This two-day research cruise in July, held in conjunction with
the annual sanctuary-sponsored Aquanaut Program, investigated
four shipwrecks within the sanctuary. Each day archaeologists,
scientists, teachers, and students boarded the University of Connecticut's
R/V Connecticut in Gloucester, MA for the trips into the
sanctuary's waters. The National Undersea Research Center at the
University of Connecticut provided the investigation's primary
research tool, the remotely operated vehicle (ROV) Hela. Hela
carried lights and cameras into the sanctuary's cold and dark
depths allowing the archaeologists and scientists to document
research vessel Connecticut comes into
Gloucester after a day of ROV operations in the sanctuary.
primary target of this project was the coal schooner Frank
A. Palmer. This survey sought to investigate the schooner's
stern to learn more about the vessel's condition. As the ROV maneuvered
around the Frank A. Palmer, the research team made several
new discoveries. The team located and imaged the schooner's partially
intact steering wheel along with artifacts from the captain's
cabin such as his toilet and sink. Unfortunately, fishing nets
caught in the wreck prevented the ROV from exploring further than
the aftermost mast. Overall, the schooner's hull is in an excellent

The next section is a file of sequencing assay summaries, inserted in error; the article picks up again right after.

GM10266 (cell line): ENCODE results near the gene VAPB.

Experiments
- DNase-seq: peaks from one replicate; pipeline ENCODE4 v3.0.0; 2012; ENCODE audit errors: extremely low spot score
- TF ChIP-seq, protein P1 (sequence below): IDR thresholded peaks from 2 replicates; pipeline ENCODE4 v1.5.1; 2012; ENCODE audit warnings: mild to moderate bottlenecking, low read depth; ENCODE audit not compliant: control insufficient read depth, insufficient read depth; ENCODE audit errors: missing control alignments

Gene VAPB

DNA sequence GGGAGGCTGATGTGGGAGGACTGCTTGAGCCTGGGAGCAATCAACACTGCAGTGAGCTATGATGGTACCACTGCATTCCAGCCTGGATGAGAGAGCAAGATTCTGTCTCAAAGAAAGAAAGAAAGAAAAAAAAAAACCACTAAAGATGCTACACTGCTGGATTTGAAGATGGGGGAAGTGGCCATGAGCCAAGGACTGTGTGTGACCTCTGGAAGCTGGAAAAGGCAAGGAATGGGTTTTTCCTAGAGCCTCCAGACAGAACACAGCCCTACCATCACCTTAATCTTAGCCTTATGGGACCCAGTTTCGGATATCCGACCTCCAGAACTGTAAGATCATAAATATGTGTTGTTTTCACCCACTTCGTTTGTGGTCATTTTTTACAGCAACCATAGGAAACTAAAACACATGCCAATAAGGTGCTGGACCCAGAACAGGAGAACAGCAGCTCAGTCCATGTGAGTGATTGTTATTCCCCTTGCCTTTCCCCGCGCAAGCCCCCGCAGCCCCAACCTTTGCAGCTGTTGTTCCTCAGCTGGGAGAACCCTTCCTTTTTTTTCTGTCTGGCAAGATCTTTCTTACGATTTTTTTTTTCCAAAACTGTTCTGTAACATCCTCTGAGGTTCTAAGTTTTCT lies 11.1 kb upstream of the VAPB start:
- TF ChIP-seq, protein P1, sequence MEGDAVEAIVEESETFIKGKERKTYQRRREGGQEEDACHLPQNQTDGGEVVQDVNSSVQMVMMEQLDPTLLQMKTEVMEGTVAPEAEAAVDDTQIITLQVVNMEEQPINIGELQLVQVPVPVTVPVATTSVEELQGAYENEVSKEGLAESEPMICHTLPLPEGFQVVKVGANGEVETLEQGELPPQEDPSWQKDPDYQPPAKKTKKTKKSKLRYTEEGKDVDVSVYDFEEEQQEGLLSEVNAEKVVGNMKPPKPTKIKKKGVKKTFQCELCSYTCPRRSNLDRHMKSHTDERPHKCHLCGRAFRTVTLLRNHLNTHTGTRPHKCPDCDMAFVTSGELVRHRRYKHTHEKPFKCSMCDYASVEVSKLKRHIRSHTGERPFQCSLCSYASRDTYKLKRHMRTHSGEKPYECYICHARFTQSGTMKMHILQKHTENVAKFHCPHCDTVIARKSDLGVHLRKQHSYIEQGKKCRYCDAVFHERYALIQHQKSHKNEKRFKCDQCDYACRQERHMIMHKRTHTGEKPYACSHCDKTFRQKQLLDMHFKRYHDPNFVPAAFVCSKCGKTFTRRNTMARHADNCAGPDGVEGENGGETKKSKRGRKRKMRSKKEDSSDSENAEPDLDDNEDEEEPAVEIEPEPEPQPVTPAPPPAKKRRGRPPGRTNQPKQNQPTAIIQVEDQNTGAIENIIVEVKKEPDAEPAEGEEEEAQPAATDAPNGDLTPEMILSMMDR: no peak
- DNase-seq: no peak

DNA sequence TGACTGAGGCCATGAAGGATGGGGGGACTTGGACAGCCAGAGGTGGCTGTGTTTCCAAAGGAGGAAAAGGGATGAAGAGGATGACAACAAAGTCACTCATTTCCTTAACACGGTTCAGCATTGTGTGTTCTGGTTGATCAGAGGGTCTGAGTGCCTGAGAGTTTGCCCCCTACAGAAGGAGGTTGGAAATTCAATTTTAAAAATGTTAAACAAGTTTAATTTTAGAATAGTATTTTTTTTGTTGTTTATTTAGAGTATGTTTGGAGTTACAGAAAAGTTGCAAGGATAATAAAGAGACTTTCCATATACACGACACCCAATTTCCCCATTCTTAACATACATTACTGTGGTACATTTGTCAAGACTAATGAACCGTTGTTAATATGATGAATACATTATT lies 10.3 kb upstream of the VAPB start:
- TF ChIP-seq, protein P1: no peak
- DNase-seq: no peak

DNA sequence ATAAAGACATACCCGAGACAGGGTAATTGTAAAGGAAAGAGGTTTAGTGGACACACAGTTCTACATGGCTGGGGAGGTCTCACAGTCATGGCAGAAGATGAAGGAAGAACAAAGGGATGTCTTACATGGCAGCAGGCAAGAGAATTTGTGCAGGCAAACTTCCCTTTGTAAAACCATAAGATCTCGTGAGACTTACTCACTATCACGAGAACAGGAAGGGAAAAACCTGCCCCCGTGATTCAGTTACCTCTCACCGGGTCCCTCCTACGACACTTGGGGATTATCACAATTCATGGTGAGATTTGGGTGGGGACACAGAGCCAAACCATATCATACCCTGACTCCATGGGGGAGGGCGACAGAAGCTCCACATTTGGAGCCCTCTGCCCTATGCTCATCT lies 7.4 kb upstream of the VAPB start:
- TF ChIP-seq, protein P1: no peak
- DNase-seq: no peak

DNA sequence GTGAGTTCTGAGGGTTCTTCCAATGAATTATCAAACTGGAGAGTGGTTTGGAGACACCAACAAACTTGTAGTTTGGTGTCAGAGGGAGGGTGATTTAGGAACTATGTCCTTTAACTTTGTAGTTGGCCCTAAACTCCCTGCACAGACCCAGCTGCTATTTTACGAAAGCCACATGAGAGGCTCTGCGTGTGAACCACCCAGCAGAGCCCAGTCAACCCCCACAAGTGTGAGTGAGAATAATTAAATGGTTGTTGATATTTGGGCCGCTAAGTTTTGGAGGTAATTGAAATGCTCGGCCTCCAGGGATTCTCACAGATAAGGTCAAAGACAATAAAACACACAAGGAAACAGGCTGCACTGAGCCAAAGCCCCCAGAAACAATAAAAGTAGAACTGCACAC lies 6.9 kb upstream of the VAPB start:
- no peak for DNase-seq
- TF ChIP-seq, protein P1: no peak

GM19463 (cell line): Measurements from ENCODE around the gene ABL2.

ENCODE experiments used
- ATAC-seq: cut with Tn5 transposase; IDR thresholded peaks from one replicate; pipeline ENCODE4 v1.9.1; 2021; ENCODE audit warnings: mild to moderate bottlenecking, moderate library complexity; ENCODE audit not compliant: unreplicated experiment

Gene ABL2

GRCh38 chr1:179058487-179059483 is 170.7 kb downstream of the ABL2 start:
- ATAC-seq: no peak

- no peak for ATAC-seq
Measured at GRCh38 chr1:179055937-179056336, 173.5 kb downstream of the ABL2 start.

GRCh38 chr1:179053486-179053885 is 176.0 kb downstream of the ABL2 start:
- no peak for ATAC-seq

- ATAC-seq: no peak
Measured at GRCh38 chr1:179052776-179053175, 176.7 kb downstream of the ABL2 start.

state of preservation and is mostly intact up to the main deck
features recorded on the Frank A. Palmer include
the helm (left) and a jug (right). Courtesy of NOAA/SBNMS and
exploring the Frank A. Palmer to the extent allowed by
the entangled fishing nets, the team moved on to explore three
sites that had never been visited by ROV. The sites had been located
with side scan sonar during a remote sensing cruise in June 2004.
Aquanaut students gets a chance to operate the ROV under the watchful
eye of NURC-UConn ROV pilot Craig Bussel.
each site, sanctuary archaeologists wanted to determine the characteristics
and extents of the newly discovered resources. Characteristics
included length, breadth, height above the seafloor, construction
material, and other identifying diagnostic features.
project was made possible through support from the National
Undersea Research Center at the University of Connecticut.
Additional assistance was supplied by the Massachusetts
Board of Underwater Archaeological Resources and Woods
Hole Oceanographic Institution.